Free Compute: Scenario 1 Defense

Backstory

Name: Blue

  • Overworked
  • Can only do the bare minimum
  • Uses defaults when configuring systems
  • Usually gets blamed for stability or security issues

Motivations

  • Blue gets paged at 1am with an “urgent” problem: the developers say the “website is slow”
  • Blue reluctantly agrees to take a “quick look”
  • Blue wants desperately to get back to sleep. Zzz

Defense

Blue looks at the page with an unsurprising lack of details, and spends a few minutes getting the answer to exactly which website they are referring to that is underperforming. It's "the one running in Kubernetes", they said. Blue leverages their Cloud Shell terminal to begin the process of troubleshooting the issue.

Identifying the Issue

The first step is to determine the name for the web application deployment in question. From the terminal, Blue runs the following to see a listing of all pods in all namespaces:

kubectl get pods --all-namespaces

The cluster is relatively small in size, but it has a couple deployments that could be the site in question. The development team mentions performance is an issue, so Blue checks the current CPU and Memory usage with:

kubectl top node

and

kubectl top pod --all-namespaces

It appears that a suspcious deployment named bitcoinero is running, and its causing resource contention issues. Blue runs the following to see the pod's full configuration:

kubectl get deployment -n prd bitcoinero -o yaml

It was created very recently, but there are no ports listening, so this looks unlikely to be part of the website. Next, Blue grabs a consolidated listing of all images running in the cluster:

kubectl get pods --all-namespaces -o jsonpath="{..image}" | tr -s '[[:space:]]' '\n' | sort -u

Confirming the Foreign Workload

Blue sends a message back to the developers asking for confirmation of the suspicious bitcoinero image, and they all agree they don't know who created the deployment. They also mention that someone accidentally deployed a nodePort for the production ops dashboard, and ask if Blue can delete it for them. Blue makes a mental note about the nodePort and then opens a browser to the cluster log system.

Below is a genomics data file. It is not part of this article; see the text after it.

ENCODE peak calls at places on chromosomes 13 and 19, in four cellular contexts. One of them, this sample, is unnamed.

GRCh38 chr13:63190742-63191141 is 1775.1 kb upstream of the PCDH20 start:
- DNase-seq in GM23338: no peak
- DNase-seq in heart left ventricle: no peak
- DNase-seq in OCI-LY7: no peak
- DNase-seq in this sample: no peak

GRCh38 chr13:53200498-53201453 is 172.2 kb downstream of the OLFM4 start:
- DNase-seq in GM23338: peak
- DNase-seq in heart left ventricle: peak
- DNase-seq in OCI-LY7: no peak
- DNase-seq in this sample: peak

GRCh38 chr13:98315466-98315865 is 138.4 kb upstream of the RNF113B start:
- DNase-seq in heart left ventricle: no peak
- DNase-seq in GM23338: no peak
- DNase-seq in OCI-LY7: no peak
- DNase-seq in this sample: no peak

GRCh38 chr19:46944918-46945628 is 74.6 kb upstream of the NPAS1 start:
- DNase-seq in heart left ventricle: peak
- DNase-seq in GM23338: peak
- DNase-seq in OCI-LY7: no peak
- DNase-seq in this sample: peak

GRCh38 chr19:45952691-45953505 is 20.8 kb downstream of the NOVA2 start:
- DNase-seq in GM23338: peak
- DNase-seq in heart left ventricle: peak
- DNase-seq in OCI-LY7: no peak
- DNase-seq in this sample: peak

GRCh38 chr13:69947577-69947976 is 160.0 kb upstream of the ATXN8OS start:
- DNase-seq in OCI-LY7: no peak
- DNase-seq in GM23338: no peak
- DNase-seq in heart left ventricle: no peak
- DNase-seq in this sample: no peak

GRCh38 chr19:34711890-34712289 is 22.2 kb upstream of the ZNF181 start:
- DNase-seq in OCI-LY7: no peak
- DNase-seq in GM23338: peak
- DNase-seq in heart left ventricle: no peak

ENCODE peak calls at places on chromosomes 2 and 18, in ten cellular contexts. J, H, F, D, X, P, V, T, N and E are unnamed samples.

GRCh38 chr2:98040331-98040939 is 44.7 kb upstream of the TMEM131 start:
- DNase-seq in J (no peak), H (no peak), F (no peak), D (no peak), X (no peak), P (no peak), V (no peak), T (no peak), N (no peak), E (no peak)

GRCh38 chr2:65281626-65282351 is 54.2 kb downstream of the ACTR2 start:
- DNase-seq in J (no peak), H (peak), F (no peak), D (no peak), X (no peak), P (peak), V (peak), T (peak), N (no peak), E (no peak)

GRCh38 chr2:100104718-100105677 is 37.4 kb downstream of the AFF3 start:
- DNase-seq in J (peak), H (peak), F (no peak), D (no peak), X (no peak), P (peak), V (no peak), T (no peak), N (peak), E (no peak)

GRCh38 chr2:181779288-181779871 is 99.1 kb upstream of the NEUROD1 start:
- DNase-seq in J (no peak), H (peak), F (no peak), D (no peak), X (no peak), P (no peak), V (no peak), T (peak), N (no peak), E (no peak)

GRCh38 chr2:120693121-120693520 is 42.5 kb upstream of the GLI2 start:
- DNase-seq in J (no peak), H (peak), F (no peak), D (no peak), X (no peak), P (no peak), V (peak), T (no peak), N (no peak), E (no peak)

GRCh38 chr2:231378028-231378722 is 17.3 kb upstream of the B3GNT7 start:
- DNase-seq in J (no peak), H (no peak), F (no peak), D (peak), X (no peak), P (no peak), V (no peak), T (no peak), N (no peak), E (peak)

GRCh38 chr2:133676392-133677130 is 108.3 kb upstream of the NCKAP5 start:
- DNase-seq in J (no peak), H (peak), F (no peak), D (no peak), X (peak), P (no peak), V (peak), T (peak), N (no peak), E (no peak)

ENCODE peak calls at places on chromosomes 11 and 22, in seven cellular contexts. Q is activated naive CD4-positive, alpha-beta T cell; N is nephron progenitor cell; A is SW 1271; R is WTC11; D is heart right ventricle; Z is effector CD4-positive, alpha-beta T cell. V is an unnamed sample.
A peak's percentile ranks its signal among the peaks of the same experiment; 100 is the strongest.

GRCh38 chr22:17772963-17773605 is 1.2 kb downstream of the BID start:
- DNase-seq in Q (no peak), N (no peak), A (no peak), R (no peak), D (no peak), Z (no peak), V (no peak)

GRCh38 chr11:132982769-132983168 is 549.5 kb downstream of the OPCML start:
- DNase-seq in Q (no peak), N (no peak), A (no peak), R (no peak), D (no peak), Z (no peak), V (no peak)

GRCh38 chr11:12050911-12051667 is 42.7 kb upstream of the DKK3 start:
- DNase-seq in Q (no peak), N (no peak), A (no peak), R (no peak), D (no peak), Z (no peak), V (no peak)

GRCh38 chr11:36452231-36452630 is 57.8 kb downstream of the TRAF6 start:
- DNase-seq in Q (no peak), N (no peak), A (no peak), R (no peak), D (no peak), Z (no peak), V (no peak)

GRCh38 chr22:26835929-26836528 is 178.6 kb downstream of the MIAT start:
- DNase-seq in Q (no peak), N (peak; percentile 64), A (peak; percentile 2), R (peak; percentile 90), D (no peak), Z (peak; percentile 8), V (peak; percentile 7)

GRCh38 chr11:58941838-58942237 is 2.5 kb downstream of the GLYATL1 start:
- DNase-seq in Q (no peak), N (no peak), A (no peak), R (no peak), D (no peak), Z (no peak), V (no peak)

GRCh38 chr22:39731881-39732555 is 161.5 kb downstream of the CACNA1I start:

Once there, Blue clicks on the small "down arrow" on the far right of the "Filter by label or text" search bar, selects "Convert to advanced filter", and puts the following query into the search filter area:

resource.type="k8s_cluster"
protoPayload.authorizationInfo.permission="io.k8s.extensions.v1beta1.deployments.create"

Stackdriver Log Filter of Default Service Account

Blue sees that the default Kubernetes serviceaccount was the creator of the bitcoinero deployment.

Back in the Cloud Shell terminal, Blue runs the following to list the pods running with the default serviceaccount in the prd namespace:

kubectl get pods -n prd -o jsonpath='{range .items[?(@.spec.serviceAccountName=="default")]}{.metadata.name}{" "}{.spec.serviceAccountName}{"\n"}{end}'

Cleaning Up

Unsure of exactly how a pod created another pod, Blue decides that it's now 3am, and the commands are blurring together. The website is still slow, so Blue decides to find and delete the deployment:

kubectl get deployments -n prd
kubectl delete deployment bitcoinero -n prd

They also keep their promise, and delete the nodePort:

kubectl get services -n prd

kubectl delete service dashboard -n prd

Installing Security Visibility

It's now very clear to Blue that without additional information, it's difficult to determine exactly who or what created that bitcoinero deployment. Was it code? Was it a human? Blue suspects it was one of the engineers on the team, but there's not much they can do without proof. Remembering that this cluster doesn't have any runtime behavior monitoring and detection software installed, Blue decides to install Sysdig's Falco using an all-in-one manifest from a prominent blogger.

kubectl apply -f https://raw.githubusercontent.com/securekubernetes/securekubernetes/master/manifests/security.yml

Just to make sure it's working, Blue runs the following command to get the logs from the deployed Falco pod(s):

kubectl logs -n falco $(kubectl get pod -n falco -l app=falco -o=name) -f

Ensuring Security Log Flow

Going back to the logging system, Blue enters another log filter using the "advanced filter" with the following query to confirm it's receiving all the logs coming from the Falco deployment:

resource.type=k8s_container
resource.labels.namespace_name="falco"
resource.labels.container_name="falco"

Reviewing the Falco Rules:

Falco Kubernetes Rules:

kubectl get configmaps -n falco falco-config -o json | jq -r '.data."falco_rules.yaml"' | grep rule:

Kubernetes Audit Rules (Not applicable on GKE):

kubectl get configmaps -n falco falco-config -o json | jq -r '.data."k8s_audit_rules.yaml"' | grep rule:

Giving the "All Clear"

Seeing what looks like a "happy" cluster, Blue emails their boss that there was a workload using too many resources that wasn't actually needed, so it was deleted. Also, they added some additional "security" just in case.